Historic Boats on the Bay
|The boat pictured above is a "push boat". It has
a very large engine. It was, and still is, used to push skipjacks.
The most frequent use is to move a skipjack in and out of the harbor. Skipjacks do not have an internal engine.
When not in use the push boat carried at the stern of the skipjack.
The boat pictured above is a
replica of a shallop. See text inset on photo.
|The two pictures above are of the sailing vessel Manitou. Referred to as President John F. Kennedy's Floating White House. The presidential yacht was traditionally a power boat. Kennedy was a sailor and asked for a proper sailing vessel. Manitou is now parked at the National Sailing Hall of Fame, City Dock Annapolis, MD.|
|The 3 pictures above are of Bugeyes.
The top 2 pictures are of the Edna E. Lockwood which is moored at
the Chesapeake Bay Maritime Museum in St.Michaels, MD. The 3rd
picture is a model of a bugeye.
The bugeye was developed in the early 1860's as an evolution of the log canoe. The traditional log canoe was constructed from three to nine logs joined together lengthwise and carved to form the lower portion of the hull. Most log canoes have two steeply raked masts.
As oyster harvesting methods changed from tonging and scraping to dredging, larger size vessels were needed to handle the larger equipment and larger hauls of oysters. The bugeye is built like the log canoe but is larger, measuring 40 to 50 feet in length. This design has a fixed bowsprit, a forward cabin, and sails with a jib and a leg-of-mutton foresail and mainsail. The bugeye's popularity as an oyster boat peaked during the 1880's. Later, the cheaper to build skipjack was developed and replaced the bugeye in popularity as an oyster boat.
Neither the bugeye nor the skipjack had internal engines. A push boat (pictured above) was hung on the stern (see the picture immediately below) and lowered into the water and attached to the stern to maneuver the big boats.
|The 3 pictures above are of skipjacks which were the successors
to the bugeye. The 3rd picture is a painting of a skipjack in
heavy weather off Thomas Point. Skipjacks have become the icon of
The skipjack was designated the official state boat of Maryland in 1985.
The skipjack originated on Maryland's Eastern Shore in the 1890s. At that time it was better known as a small "two-sail bateau" with a V-hull. The craft evolved into the larger skipjack. Ranging in length from 25 to 50 feet, the hearty skipjack is known for speed and is powerful in light winds. Skipjacks have a shallow draft with a centerboard and carry a single mast, two-sail sloop rig. The remaining Chesapeake Bay Skipjack Fleet has been recognized as a national treasure in danger of extinction.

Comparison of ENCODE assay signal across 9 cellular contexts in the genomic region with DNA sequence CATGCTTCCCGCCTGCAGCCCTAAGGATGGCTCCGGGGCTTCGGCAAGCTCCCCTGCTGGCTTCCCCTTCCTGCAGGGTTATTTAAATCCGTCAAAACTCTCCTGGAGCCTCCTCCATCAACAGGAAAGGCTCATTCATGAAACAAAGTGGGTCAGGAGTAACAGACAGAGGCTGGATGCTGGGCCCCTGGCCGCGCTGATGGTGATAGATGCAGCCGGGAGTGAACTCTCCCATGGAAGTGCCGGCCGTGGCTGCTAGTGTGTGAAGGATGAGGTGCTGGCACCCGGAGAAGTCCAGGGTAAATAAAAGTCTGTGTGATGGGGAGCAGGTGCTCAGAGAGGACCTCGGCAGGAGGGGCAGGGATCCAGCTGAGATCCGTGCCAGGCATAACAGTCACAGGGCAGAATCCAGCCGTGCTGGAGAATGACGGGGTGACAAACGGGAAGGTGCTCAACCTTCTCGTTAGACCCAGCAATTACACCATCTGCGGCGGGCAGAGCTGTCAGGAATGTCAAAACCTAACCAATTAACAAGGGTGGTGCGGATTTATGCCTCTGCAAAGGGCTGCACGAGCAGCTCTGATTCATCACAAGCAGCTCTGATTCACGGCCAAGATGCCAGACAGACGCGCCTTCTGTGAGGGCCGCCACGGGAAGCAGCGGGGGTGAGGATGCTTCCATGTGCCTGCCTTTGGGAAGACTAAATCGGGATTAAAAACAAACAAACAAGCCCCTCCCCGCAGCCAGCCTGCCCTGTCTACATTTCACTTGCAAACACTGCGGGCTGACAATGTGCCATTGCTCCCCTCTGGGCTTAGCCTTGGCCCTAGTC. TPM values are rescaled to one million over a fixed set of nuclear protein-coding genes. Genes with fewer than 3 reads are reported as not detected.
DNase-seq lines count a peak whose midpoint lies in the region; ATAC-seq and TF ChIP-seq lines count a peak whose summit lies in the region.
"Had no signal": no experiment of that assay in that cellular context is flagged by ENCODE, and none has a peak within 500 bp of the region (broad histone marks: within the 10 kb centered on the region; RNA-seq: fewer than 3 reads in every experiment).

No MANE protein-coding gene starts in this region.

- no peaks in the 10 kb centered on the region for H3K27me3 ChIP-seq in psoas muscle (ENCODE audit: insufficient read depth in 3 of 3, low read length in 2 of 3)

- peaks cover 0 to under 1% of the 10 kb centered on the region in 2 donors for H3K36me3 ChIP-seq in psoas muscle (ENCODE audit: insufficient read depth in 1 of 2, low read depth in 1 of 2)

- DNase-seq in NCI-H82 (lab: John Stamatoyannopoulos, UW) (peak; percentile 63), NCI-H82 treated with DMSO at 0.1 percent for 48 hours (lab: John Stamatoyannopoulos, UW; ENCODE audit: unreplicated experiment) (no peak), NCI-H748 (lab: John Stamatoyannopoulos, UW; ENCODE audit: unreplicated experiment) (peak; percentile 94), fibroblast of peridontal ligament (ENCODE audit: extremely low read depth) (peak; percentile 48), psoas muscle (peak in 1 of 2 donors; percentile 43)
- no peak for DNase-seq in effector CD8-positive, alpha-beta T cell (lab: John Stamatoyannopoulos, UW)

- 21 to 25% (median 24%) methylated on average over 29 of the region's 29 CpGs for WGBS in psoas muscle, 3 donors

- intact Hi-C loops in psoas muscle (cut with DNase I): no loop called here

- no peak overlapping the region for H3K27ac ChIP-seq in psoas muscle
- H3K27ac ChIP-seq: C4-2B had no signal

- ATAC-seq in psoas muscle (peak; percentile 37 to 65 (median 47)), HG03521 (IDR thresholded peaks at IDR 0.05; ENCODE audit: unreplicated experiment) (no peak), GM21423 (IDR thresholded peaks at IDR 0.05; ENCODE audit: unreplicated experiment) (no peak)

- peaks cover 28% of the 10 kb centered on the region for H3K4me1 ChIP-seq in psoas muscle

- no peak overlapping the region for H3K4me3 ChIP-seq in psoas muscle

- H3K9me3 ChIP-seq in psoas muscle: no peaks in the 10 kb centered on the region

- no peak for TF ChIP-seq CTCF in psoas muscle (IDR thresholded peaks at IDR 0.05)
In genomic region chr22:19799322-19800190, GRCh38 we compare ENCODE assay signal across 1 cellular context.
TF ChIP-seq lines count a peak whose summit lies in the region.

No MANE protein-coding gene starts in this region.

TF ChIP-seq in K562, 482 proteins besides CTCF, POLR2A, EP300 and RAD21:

Skipjacks are the last working boats under sail in the United States. In winter, fleets of skipjacks used to dredge oysters from the floor of Chesapeake Bay. "Drudgin," as watermen called this process, was hard, cold, dirty, sometimes dangerous work. There are but a very few working skipjacks left.
|The 2 pictures above are of the Pride of Baltimore II.
The Pride of Baltimore was originally built as an authentic reproduction of a 19th century Baltimore Clipper schooner, patterned after and named for the legendary Baltimore built topsail schooner Chasseur. The Chasseur was known as the "Pride of Baltimore" and was a significant participant in the War of 1812. The Chasseur and other ships of the same design were quite fast and maneuverable. The original Pride was lost at sea with four of its twelve crew on May 14, 1986. The Pride of Baltimore II is not a replica of any specific vessel, but represents a type of vessel known as a Baltimore Clipper. It was built in a more modern design providing for more sea worthiness than the original.
One of the most famous of the American privateers (nice word for pirate), Thomas Boyle sailed Chasseur out of Fells Point, MD where she had been launched from Thomas Kemp's shipyard in 1812. On his first voyage as Captain of Chasseur in 1814, Boyle sailed east to the British Isles, where he harassed the British merchant fleet and sent a notice to George III, by way of a captured merchant vessel, declaring that the entire British Isles were under naval blockade by Chasseur alone! Despite its implausibility, this caused the British Admiralty to call vessels home from the American war to guard merchant ships sailing in convoys. Chasseur captured or sank 17 vessels before returning home to Baltimore on 25 March 1815. Perhaps her most famous accomplishment was the capture of the schooner HMS St Lawrence. On her return to Baltimore, the Niles Weekly Register dubbed the Chasseur, her captain, and crew the "pride of Baltimore" for their achievement.
Since her launch in 1988, Pride II, in addition to sailing the Chesapeake, has sailed more than 200,000 miles and called at more than 200 ports in 40 countries.